A Single Audit encompasses an examination of a recipient’s financial records, financial statements, federal award transactions and expenditures, the general management of its operations, internal control systems, and federal assistance it received during the audit period (the time period of recipient operations examined in the Single Audit, which is usually covers a natural or fiscal year).[3][8] The Single Audit is divided into two areas: Compliance and Financial.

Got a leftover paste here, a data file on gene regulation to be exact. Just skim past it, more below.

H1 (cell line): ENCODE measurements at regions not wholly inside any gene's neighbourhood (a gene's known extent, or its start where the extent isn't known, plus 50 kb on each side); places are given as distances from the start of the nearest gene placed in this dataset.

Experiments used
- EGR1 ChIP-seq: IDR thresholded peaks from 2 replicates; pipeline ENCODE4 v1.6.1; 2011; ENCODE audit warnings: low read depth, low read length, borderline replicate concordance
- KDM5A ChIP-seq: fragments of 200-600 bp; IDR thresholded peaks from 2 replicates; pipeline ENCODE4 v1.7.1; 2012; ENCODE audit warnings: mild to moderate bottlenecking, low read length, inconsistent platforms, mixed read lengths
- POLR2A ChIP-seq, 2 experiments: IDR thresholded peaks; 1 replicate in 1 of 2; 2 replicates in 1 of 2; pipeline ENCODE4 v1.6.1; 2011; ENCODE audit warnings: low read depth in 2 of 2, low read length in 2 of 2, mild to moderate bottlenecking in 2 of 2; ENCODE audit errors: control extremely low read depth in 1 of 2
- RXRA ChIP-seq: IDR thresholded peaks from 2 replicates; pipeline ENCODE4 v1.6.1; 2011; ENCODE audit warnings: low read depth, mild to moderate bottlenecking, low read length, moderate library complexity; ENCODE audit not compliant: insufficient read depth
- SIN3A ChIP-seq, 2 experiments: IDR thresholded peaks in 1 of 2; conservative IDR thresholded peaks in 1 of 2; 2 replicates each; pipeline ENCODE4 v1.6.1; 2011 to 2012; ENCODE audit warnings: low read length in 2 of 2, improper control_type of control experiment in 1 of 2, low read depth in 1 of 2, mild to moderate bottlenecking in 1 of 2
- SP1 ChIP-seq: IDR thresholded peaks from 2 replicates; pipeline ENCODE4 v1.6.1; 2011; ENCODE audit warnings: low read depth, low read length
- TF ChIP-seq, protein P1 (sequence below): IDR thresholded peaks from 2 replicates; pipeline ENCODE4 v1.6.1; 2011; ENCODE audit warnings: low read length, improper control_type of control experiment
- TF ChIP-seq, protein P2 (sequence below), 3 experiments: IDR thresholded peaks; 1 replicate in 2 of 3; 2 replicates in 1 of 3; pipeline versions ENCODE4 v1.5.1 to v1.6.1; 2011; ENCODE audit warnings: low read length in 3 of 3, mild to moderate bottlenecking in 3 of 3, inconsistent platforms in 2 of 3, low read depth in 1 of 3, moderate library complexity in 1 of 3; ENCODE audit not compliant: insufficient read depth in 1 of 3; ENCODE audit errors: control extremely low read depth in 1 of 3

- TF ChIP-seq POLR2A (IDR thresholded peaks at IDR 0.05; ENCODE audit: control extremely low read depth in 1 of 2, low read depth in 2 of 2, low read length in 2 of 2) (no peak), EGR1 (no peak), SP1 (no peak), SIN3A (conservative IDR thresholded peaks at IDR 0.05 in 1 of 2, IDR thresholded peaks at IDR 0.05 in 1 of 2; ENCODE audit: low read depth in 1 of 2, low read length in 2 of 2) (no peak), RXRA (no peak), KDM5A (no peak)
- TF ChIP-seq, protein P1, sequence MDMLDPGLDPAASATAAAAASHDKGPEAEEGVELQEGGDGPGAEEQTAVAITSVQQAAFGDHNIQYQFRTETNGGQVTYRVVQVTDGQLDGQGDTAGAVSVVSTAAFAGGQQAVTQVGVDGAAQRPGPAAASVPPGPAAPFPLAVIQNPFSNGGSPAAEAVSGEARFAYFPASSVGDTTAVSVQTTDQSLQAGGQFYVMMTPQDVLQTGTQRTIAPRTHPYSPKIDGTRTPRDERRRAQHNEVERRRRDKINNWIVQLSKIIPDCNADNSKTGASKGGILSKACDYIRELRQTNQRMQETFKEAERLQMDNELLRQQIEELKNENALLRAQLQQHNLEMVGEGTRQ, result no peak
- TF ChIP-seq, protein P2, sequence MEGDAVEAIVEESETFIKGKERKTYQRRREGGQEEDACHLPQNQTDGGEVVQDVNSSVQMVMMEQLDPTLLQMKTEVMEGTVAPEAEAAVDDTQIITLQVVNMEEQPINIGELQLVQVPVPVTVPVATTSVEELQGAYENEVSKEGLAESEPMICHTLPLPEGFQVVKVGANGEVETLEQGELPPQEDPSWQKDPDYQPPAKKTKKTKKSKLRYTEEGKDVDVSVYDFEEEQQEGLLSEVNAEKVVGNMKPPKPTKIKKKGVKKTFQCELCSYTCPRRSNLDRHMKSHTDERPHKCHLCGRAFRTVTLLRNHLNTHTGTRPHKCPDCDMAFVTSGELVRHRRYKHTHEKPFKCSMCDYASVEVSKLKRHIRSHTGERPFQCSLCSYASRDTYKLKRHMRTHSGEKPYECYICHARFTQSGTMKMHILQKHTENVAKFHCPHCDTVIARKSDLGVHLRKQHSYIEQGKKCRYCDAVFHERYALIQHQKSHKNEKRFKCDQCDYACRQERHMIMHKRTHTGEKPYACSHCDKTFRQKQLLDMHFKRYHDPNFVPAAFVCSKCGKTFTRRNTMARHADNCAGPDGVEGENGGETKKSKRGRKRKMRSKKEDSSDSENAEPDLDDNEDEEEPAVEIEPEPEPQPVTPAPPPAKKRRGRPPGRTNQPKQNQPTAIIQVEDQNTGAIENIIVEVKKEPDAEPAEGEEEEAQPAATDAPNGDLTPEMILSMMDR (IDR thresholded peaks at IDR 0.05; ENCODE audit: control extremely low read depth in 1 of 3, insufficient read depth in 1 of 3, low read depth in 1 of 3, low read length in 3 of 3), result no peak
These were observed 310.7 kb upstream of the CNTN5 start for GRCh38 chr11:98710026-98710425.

The compliance component of a Single Audit covers the study and understanding (planning stage) as well as the testing and evaluation (exam stage) of the recipient with respect to federal assistance usage, operations and compliance with laws and regulations.[8] The financial component is exactly like a financial audit of a non-federal entity which includes the audit of the financial statements and accompanying notes. Depending on the recipient, the Single Audit can be simple and straightforward, or it could be complex and troublesome. This is because there are millions of federal grants awarded each year to thousands of recipients, each with its own independent way of operating. Therefore, the Single Audit differs from recipient to recipient and from federal program to program.